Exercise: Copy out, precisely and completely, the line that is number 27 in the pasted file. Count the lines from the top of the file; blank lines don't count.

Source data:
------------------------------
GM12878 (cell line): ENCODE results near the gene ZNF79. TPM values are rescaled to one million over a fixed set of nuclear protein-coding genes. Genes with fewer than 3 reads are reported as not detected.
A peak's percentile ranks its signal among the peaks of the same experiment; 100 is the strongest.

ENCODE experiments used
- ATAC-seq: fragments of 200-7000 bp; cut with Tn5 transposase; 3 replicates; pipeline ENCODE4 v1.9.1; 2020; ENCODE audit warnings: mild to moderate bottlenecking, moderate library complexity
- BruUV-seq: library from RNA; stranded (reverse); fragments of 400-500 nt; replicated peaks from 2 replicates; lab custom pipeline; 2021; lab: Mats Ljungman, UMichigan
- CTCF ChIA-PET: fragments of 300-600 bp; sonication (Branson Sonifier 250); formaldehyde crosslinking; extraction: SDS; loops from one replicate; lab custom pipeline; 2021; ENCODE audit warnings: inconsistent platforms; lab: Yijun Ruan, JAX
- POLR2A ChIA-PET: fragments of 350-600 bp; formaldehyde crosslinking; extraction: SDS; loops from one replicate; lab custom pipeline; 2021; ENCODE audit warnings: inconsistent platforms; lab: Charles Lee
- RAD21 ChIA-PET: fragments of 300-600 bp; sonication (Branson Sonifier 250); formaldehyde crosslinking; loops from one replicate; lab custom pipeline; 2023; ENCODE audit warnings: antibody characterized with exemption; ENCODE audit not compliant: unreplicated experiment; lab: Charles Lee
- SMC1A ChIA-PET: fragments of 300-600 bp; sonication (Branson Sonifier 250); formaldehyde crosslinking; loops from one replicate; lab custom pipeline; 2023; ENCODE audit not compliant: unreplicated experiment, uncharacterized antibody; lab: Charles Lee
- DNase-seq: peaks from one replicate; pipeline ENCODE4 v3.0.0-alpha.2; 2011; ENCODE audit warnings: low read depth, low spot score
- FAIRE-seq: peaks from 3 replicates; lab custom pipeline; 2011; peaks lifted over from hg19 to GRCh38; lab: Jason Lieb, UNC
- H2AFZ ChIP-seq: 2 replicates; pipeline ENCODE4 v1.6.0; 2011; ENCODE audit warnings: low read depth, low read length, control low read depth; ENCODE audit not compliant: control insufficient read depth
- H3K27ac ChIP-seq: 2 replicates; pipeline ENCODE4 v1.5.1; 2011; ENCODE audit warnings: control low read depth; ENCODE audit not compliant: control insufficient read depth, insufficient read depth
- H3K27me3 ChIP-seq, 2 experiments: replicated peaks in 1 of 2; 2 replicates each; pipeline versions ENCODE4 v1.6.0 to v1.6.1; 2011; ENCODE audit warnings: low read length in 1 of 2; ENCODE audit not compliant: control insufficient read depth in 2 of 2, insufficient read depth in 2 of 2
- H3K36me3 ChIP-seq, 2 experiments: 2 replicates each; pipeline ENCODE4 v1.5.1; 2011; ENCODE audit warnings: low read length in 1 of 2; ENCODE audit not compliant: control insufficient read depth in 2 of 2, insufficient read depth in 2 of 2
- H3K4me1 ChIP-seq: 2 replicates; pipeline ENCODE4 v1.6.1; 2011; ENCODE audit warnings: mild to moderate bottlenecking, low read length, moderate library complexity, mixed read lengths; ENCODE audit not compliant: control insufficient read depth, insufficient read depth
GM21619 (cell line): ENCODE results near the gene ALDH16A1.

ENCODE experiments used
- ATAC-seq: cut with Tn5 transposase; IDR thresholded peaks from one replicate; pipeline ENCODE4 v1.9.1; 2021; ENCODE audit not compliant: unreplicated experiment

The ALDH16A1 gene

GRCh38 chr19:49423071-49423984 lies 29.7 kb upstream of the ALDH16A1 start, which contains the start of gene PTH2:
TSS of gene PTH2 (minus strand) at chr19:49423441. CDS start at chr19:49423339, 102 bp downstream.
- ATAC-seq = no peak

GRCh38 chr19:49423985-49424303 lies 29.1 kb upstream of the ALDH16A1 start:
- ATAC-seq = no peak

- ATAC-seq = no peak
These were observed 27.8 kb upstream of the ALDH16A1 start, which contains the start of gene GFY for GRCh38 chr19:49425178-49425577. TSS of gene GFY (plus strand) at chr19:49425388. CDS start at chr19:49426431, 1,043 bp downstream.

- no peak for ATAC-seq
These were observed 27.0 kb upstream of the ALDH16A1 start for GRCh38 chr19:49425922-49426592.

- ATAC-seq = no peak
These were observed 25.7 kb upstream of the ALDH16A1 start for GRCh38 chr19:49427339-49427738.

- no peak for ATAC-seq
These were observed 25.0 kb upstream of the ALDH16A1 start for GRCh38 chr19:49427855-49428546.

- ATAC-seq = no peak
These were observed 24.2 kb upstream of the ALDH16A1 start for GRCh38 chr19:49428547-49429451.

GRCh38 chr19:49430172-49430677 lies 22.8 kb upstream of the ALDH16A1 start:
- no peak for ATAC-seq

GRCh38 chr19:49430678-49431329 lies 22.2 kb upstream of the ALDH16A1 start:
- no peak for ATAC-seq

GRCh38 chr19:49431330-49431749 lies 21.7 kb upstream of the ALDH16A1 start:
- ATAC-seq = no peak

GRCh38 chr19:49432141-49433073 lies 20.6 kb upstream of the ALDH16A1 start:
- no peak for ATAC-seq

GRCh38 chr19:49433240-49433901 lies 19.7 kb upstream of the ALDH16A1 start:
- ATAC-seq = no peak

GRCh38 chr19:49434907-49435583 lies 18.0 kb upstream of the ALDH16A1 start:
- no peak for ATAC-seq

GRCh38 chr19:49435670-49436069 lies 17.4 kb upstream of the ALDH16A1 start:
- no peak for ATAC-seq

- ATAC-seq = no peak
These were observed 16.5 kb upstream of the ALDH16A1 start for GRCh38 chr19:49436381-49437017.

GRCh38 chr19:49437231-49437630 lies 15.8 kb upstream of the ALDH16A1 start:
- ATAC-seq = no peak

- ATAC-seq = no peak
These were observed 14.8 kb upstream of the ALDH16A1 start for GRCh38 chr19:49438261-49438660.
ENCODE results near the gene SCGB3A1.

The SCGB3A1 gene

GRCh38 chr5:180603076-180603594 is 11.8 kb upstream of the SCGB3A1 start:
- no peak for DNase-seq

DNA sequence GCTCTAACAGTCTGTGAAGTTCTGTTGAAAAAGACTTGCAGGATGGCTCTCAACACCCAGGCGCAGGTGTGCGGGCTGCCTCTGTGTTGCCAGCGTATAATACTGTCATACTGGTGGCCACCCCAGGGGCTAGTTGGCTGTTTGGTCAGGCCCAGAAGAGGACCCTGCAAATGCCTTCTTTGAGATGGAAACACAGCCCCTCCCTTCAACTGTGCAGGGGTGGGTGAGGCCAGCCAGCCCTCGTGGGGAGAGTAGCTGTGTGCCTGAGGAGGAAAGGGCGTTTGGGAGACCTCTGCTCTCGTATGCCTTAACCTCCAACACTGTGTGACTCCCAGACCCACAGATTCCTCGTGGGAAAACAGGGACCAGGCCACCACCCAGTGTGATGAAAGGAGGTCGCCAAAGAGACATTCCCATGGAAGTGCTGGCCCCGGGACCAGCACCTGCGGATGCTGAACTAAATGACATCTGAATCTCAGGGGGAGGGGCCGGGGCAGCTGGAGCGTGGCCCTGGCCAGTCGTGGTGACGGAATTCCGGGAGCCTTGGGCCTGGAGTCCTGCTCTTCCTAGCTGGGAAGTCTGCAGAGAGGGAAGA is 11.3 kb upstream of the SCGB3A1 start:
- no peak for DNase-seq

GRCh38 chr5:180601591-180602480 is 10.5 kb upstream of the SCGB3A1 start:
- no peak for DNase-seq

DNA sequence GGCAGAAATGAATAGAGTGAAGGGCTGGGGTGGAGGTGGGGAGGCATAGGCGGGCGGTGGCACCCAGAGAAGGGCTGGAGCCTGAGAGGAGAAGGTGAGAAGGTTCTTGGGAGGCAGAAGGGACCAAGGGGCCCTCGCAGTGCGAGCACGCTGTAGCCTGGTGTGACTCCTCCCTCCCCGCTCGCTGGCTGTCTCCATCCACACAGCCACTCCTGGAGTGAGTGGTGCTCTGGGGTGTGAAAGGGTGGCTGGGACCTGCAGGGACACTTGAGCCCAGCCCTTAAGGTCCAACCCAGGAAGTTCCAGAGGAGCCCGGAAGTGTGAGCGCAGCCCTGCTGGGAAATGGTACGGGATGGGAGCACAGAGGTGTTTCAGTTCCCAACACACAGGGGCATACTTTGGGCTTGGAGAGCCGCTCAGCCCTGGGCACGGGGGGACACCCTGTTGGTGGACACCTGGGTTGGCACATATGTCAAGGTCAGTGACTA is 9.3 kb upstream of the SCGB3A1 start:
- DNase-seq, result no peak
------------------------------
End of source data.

These were observed 27.8 kb upstream of the ALDH16A1 start, which contains the start of gene GFY for GRCh38 chr19:49425178-49425577. TSS of gene GFY (plus strand) at chr19:49425388. CDS start at chr19:49426431, 1,043 bp downstream.